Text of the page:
One answer may lie in lunar greenhouses.

The University of Arizona, along with Sadler Machine Company of Tucson, has designed a bio-regenerative greenhouse prototype. Four of these greenhouses would not only produce half of a four-man lunar crew's daily 2,000-calorie per person intake, but also generate its daily water and oxygen requirements.

NASA estimates 50 square meters of growing area would be needed to continuously support one crew member for as long as the greenhouse operated. Patterson says the prototype in Tucson is already growing 46 square meters of vegetables.

The University of Arizona team is using similar technology at the National Science Foundation's South Pole Food Growth chamber in Antarctica. "We're not ready to go the moon yet, so Antarctica offers a place to practice," explained Lane Patterson, a University of Arizona biosystems engineering graduate student who assisted in the prototype's design.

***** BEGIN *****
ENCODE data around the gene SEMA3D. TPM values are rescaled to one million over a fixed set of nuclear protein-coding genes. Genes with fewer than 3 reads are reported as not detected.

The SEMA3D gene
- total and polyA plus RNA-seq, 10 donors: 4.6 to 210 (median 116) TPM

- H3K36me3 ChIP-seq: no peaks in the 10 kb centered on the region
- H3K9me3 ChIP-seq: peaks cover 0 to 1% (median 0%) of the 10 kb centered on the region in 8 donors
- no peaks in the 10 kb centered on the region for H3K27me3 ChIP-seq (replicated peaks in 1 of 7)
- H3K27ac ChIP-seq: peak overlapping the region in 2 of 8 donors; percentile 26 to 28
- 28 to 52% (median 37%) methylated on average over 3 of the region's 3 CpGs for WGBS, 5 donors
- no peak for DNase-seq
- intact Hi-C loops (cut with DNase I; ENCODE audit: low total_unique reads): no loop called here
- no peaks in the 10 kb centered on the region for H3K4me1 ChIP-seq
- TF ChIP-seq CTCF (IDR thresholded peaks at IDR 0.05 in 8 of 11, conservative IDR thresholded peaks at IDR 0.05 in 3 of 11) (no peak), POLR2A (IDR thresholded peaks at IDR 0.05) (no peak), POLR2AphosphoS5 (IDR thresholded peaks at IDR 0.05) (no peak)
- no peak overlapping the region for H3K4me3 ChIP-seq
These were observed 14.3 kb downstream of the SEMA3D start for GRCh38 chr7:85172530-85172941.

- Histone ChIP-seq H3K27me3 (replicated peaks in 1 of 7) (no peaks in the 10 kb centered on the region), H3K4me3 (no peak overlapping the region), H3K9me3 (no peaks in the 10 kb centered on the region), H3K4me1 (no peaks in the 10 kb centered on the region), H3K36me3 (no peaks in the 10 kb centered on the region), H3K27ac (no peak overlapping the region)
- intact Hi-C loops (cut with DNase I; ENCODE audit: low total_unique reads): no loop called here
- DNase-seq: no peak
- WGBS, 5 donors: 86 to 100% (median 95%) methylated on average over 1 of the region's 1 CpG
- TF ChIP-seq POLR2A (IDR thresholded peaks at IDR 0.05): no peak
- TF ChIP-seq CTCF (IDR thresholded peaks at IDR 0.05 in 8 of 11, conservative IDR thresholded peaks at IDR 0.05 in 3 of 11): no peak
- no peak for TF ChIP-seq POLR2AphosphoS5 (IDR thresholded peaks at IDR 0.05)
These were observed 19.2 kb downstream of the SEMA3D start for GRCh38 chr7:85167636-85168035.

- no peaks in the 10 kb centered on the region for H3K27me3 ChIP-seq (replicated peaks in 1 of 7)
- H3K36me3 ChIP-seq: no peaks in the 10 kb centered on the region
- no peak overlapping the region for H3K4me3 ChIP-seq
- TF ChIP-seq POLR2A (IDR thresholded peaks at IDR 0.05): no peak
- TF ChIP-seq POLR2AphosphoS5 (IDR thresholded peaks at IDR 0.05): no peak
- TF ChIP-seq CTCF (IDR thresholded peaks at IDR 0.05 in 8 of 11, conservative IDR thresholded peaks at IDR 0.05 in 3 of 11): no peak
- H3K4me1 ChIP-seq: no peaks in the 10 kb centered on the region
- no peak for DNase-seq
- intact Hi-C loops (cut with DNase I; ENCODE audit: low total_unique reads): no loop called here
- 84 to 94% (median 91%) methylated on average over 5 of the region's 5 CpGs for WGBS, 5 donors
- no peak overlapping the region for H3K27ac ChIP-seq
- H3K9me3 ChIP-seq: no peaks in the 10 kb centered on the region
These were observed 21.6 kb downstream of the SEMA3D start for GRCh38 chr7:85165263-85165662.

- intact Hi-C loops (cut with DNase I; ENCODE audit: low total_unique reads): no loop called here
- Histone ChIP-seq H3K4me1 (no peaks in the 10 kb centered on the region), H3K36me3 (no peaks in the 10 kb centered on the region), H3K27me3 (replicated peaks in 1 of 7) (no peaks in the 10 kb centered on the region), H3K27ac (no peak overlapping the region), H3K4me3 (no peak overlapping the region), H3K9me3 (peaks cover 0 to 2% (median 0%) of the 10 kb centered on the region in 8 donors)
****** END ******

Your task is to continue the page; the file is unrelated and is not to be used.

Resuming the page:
But when eventually operating from the rim of the Shackleton crater (itself named after the Antarctic explorer) near the lunar South Pole, the greenhouse complex would benefit from nearly continuous sunlight -harnessed to provide various light sources for use in the subsurface greenhouses.

The self-inflating greenhouses would be delivered in advance of the crew and, again to avoid harmful cosmic rays and solar radiation, automatically bury themselves 3 feet beneath the surface. Then with an initial supply of water, the greenhouses would hydroponically farm crops like sweet potatoes, lettuce, tomatoes and strawberries.